Two intellectual heavyweights met in the city of Ephesus, where the Roman Emperor Theodosius II convened the Third Ecumenical Council in A.D. 431. At stake was the future shape of orthodox Christian belief.
It was the most rancorous matchup of the early 5th century. In one corner: Patriarch Nestorius of Constantinople, who preached a doctrine of separation between Christ’s human and divine natures. In the other corner: Bishop Cyril of Alexandria, known as the “Doctor of the Incarnation,” who affirmed the indivisible nature of the Word of God made flesh.
As a result of his doctrine, Nestorius had been spreading the notion that the Virgin Mary could not be called the mother of God, but only the mother of the human being Jesus. That claim scandalized Cyril and a large body of learned figures of the early church.
At Ephesus the two camps battled it out before a jury of more than 200 clergymen from the great Christian centers of the world. As they argued their deeply held positions, neither side flinched from the kind of political maneuvering that we associate with the phrase “Byzantine intrigue.”
In the end, the Council condemned Nestorius as a heretic; he was defrocked and deposed from his position. It ratified Cyril’s defense of Christ as the Incarnate Word of God, and affirmed St. Mary as the genuine Theotokos, or “birth-giver of God.”
Where Were the Armenians?
In the summer of 431 Armenia found itself embroiled in a growing rivalry with Persia. The Catholicos St. Sahag (the same who had collaborated in the creation of the Armenian alphabet) could not dispatch any of his bishops to the Council of Ephesus. But the Armenian Church stood firmly with St. Cyril, and accepted the conclusions of the Third Ecumenical Council, along with those of the councils of Nicaea (in A.D. 325) and Constantinople (A.D. 381), as the foundation for its theological understanding.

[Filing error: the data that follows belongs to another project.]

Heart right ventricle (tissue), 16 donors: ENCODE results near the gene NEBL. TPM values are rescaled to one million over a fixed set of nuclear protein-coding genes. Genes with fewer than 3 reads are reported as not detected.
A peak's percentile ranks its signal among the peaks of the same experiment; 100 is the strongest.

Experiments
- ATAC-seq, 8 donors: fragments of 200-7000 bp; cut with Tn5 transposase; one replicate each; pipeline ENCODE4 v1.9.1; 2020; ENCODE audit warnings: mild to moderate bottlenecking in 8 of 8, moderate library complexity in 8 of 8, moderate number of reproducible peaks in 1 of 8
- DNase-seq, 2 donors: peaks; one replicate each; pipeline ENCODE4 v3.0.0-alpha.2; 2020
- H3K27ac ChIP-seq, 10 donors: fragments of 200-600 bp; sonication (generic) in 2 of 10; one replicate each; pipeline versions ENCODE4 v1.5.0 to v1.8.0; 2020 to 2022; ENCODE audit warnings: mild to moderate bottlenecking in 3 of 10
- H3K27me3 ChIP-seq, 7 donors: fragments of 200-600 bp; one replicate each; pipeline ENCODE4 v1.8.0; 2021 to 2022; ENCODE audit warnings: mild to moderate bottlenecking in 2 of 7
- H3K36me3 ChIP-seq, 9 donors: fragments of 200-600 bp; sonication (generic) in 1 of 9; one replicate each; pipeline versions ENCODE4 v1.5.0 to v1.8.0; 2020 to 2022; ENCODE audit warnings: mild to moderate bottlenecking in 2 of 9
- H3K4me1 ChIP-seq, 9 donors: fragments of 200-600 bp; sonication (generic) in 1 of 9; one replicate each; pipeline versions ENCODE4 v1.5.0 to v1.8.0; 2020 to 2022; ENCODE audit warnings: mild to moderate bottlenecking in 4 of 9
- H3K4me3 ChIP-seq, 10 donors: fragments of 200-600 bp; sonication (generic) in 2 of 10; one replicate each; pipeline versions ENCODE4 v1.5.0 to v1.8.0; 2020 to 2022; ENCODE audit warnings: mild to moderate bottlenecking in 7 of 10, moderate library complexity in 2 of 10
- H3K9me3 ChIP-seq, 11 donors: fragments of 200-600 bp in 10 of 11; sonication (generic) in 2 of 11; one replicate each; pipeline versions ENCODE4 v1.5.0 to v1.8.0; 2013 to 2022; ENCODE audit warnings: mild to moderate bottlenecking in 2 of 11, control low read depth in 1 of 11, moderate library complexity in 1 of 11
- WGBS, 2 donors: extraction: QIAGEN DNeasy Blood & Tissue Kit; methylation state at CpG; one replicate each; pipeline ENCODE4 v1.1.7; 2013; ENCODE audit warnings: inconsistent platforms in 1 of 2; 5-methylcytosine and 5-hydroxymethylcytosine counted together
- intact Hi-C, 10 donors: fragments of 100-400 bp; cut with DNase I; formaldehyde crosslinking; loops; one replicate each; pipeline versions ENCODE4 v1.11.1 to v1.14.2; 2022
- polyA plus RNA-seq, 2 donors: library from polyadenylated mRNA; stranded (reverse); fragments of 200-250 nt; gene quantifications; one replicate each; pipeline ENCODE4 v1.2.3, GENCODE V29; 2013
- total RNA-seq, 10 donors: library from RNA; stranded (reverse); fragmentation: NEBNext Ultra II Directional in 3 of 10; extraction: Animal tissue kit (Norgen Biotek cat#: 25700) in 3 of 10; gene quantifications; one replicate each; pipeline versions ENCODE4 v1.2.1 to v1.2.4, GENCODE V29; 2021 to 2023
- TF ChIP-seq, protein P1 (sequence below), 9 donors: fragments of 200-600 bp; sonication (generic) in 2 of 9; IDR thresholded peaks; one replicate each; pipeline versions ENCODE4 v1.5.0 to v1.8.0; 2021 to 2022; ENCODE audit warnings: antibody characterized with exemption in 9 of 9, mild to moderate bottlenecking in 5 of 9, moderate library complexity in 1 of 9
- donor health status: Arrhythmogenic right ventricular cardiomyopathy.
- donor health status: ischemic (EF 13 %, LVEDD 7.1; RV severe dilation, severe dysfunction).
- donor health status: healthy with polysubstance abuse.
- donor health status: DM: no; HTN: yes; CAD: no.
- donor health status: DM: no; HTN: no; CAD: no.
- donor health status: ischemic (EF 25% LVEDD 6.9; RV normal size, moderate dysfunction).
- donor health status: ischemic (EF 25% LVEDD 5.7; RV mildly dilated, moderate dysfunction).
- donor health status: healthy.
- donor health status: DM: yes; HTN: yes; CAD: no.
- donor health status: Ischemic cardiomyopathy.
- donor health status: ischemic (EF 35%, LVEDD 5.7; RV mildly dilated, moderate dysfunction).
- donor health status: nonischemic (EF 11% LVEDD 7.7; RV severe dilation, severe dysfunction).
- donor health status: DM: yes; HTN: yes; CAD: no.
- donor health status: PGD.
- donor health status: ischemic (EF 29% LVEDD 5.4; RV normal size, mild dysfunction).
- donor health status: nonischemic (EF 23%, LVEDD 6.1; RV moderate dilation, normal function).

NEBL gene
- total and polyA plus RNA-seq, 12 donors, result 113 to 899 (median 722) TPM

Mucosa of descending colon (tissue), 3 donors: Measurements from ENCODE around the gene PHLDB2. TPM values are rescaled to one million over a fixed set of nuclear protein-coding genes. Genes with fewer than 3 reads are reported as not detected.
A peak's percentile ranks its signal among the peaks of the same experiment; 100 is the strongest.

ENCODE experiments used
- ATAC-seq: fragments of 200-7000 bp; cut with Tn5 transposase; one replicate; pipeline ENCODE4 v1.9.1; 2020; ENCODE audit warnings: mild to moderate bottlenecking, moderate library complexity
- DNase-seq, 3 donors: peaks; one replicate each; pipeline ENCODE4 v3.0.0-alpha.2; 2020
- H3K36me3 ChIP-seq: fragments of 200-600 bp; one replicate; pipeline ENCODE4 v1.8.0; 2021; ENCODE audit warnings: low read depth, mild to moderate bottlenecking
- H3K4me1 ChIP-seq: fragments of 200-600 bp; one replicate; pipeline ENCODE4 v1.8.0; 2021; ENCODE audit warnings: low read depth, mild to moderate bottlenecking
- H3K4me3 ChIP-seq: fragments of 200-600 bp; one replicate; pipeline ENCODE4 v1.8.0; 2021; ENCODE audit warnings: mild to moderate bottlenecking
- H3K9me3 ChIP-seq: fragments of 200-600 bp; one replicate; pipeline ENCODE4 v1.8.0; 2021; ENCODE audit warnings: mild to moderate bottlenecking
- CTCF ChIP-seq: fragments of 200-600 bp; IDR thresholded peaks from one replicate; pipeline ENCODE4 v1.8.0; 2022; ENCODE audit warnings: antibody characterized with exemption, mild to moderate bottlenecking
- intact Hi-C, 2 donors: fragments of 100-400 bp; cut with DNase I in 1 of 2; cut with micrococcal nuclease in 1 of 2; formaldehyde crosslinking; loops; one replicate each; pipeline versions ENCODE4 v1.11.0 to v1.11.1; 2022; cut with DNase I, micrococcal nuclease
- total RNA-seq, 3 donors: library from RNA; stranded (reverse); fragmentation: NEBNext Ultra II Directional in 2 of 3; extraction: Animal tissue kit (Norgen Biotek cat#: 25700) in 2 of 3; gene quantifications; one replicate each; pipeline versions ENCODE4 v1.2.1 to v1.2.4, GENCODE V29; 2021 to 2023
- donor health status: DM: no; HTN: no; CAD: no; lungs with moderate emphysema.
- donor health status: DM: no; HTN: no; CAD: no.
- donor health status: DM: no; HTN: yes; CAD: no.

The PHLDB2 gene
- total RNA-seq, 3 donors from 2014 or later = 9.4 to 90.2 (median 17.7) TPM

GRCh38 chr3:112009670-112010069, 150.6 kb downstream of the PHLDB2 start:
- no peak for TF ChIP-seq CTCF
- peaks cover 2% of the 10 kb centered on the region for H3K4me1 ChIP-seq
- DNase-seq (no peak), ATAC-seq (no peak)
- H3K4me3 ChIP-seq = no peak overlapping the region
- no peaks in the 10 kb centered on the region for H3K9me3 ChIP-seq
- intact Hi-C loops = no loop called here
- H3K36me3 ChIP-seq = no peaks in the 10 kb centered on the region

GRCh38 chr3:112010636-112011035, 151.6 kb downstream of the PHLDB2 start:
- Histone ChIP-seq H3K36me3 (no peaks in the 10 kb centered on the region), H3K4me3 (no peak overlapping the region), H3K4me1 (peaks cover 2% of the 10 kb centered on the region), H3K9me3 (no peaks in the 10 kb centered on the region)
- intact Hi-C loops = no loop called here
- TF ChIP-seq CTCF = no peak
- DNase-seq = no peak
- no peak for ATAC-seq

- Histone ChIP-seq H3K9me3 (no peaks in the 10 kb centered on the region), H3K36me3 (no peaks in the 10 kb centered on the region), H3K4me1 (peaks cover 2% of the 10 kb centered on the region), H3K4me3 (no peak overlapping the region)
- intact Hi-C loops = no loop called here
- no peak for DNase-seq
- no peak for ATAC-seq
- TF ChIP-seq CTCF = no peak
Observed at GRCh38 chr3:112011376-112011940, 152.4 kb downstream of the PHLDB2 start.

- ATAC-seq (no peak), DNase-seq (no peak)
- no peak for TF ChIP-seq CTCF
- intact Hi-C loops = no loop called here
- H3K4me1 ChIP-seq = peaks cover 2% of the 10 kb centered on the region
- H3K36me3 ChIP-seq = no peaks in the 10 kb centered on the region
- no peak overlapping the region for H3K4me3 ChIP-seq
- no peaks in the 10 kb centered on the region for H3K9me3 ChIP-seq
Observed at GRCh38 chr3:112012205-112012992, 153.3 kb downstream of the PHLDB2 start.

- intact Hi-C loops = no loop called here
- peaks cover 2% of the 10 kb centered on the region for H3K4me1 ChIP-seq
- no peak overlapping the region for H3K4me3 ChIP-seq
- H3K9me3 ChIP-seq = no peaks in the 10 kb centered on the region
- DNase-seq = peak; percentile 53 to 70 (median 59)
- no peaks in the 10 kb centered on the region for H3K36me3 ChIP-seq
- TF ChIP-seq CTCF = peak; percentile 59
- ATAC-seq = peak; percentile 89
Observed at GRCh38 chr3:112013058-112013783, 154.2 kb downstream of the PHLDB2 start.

An echo of the Council of Ephesus can still be heard in the honored term Asdvadzadzin—the Armenian version of the Greek Theotokos—which we use to describe St. Mary, and which provides the name for countless individual Armenian churches. The church also devotes a feast day to the “200 Fathers of the Holy Council of Ephesus,” which will be observed this Saturday, August 7.
By Christopher H. Zakian
Above: The Third Ecumenical Council of Ephesus (1876), by Vasily Surikov.